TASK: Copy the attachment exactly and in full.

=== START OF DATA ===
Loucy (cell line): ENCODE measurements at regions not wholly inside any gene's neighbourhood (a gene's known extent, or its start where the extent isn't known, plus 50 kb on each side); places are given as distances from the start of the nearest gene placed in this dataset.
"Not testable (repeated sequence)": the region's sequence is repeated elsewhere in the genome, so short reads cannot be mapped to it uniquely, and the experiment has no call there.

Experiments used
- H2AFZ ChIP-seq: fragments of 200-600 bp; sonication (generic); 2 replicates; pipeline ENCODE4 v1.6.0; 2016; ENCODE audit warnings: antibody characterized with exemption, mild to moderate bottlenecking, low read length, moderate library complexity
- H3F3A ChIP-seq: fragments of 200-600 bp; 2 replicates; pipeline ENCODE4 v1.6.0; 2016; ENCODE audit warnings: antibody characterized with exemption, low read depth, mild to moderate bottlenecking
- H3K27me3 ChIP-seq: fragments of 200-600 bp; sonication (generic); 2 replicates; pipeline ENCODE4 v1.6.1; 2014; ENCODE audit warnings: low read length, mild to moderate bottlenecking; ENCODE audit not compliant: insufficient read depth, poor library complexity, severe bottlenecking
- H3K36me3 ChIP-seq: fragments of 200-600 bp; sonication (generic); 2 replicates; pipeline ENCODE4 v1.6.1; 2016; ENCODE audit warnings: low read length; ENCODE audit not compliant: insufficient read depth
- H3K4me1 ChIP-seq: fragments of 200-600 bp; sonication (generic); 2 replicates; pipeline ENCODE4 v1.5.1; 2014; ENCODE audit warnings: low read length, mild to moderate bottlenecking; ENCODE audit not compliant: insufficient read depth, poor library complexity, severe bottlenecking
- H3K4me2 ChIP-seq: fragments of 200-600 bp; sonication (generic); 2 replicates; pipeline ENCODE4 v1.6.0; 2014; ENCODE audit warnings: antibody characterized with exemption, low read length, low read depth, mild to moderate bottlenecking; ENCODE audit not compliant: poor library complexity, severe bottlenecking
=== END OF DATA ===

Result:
Loucy (cell line): ENCODE measurements at regions not wholly inside any gene's neighbourhood (a gene's known extent, or its start where the extent isn't known, plus 50 kb on each side); places are given as distances from the start of the nearest gene placed in this dataset.
"Not testable (repeated sequence)": the region's sequence is repeated elsewhere in the genome, so short reads cannot be mapped to it uniquely, and the experiment has no call there.

Experiments used
- H2AFZ ChIP-seq: fragments of 200-600 bp; sonication (generic); 2 replicates; pipeline ENCODE4 v1.6.0; 2016; ENCODE audit warnings: antibody characterized with exemption, mild to moderate bottlenecking, low read length, moderate library complexity
- H3F3A ChIP-seq: fragments of 200-600 bp; 2 replicates; pipeline ENCODE4 v1.6.0; 2016; ENCODE audit warnings: antibody characterized with exemption, low read depth, mild to moderate bottlenecking
- H3K27me3 ChIP-seq: fragments of 200-600 bp; sonication (generic); 2 replicates; pipeline ENCODE4 v1.6.1; 2014; ENCODE audit warnings: low read length, mild to moderate bottlenecking; ENCODE audit not compliant: insufficient read depth, poor library complexity, severe bottlenecking
- H3K36me3 ChIP-seq: fragments of 200-600 bp; sonication (generic); 2 replicates; pipeline ENCODE4 v1.6.1; 2016; ENCODE audit warnings: low read length; ENCODE audit not compliant: insufficient read depth
- H3K4me1 ChIP-seq: fragments of 200-600 bp; sonication (generic); 2 replicates; pipeline ENCODE4 v1.5.1; 2014; ENCODE audit warnings: low read length, mild to moderate bottlenecking; ENCODE audit not compliant: insufficient read depth, poor library complexity, severe bottlenecking
- H3K4me2 ChIP-seq: fragments of 200-600 bp; sonication (generic); 2 replicates; pipeline ENCODE4 v1.6.0; 2014; ENCODE audit warnings: antibody characterized with exemption, low read length, low read depth, mild to moderate bottlenecking; ENCODE audit not compliant: poor library complexity, severe bottlenecking